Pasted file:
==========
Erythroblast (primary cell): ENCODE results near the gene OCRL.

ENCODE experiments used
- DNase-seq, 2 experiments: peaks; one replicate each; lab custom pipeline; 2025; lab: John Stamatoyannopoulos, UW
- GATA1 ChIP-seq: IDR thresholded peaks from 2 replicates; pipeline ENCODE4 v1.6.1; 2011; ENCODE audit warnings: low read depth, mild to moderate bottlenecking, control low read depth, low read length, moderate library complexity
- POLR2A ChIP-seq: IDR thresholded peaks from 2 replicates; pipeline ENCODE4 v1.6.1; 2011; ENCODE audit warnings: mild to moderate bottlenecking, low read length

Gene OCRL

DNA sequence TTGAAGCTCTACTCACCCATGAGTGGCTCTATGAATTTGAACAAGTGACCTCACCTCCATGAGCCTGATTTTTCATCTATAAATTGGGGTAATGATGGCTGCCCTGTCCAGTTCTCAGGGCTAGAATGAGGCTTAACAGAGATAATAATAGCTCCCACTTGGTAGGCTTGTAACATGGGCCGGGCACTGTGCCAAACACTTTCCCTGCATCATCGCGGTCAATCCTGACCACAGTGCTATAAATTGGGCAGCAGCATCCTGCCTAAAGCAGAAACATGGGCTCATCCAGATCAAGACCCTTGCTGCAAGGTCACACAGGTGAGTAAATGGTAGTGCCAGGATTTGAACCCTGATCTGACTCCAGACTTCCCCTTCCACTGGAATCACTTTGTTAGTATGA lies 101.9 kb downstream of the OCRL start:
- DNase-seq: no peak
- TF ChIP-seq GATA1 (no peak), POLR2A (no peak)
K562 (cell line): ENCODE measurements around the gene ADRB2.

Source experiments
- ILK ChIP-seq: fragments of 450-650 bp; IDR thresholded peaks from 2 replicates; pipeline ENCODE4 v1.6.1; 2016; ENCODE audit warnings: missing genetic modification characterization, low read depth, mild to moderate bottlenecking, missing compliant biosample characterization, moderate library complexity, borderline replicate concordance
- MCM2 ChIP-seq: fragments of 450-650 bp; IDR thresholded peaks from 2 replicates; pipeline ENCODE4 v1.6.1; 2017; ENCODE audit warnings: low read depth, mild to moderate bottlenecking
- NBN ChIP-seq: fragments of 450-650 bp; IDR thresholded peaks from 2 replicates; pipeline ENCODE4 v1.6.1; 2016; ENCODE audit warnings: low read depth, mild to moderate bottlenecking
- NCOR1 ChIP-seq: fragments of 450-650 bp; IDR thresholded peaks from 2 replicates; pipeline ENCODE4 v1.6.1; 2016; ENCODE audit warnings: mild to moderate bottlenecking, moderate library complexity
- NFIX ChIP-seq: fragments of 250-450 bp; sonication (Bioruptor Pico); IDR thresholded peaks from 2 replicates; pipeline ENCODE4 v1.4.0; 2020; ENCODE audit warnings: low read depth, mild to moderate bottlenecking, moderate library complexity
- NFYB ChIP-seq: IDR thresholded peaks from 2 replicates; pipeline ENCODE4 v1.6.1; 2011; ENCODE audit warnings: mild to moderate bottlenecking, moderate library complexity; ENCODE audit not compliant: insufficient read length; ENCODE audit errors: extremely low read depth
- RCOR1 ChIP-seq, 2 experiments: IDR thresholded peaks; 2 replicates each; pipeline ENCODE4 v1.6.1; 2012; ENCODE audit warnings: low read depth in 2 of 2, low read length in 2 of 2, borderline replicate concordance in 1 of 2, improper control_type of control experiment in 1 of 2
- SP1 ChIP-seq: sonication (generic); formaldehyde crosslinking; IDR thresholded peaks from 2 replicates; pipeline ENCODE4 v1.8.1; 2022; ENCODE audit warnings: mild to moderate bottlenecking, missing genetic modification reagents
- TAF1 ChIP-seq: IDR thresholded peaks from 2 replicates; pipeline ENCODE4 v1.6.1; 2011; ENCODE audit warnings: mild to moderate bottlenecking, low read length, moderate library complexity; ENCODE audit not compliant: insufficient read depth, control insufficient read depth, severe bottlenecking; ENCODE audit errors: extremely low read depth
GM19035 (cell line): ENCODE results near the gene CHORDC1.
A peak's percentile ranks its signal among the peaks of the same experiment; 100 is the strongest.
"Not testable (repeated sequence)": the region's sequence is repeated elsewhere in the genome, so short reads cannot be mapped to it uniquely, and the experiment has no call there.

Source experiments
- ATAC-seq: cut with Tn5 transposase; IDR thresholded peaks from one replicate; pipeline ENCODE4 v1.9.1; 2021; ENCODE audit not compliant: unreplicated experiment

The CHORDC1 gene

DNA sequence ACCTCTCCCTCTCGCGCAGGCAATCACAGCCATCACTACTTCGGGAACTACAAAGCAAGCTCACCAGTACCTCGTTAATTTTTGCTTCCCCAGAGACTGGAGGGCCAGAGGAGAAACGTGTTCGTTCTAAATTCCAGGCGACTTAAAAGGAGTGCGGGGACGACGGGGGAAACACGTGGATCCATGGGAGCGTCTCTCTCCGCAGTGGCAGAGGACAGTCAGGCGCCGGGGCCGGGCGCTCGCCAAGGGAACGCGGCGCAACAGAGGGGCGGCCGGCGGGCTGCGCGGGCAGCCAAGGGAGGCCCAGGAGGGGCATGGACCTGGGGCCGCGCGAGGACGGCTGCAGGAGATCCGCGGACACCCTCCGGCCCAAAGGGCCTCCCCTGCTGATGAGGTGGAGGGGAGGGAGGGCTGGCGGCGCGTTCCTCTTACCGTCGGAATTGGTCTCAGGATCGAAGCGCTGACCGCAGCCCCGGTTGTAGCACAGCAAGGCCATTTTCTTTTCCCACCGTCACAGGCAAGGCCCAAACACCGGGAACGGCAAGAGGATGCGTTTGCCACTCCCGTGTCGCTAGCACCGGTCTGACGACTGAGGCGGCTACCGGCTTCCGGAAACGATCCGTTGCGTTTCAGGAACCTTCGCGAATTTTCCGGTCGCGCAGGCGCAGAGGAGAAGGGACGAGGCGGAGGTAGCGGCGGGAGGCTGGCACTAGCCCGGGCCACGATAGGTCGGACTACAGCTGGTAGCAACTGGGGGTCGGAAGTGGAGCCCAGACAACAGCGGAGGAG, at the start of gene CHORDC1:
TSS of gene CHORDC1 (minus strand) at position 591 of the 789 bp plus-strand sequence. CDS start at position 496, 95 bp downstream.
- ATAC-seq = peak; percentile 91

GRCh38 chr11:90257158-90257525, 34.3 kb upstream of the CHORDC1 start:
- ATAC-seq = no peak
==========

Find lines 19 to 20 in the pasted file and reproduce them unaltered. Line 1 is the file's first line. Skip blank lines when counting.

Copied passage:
- SP1 ChIP-seq: sonication (generic); formaldehyde crosslinking; IDR thresholded peaks from 2 replicates; pipeline ENCODE4 v1.8.1; 2022; ENCODE audit warnings: mild to moderate bottlenecking, missing genetic modification reagents
- TAF1 ChIP-seq: IDR thresholded peaks from 2 replicates; pipeline ENCODE4 v1.6.1; 2011; ENCODE audit warnings: mild to moderate bottlenecking, low read length, moderate library complexity; ENCODE audit not compliant: insufficient read depth, control insufficient read depth, severe bottlenecking; ENCODE audit errors: extremely low read depth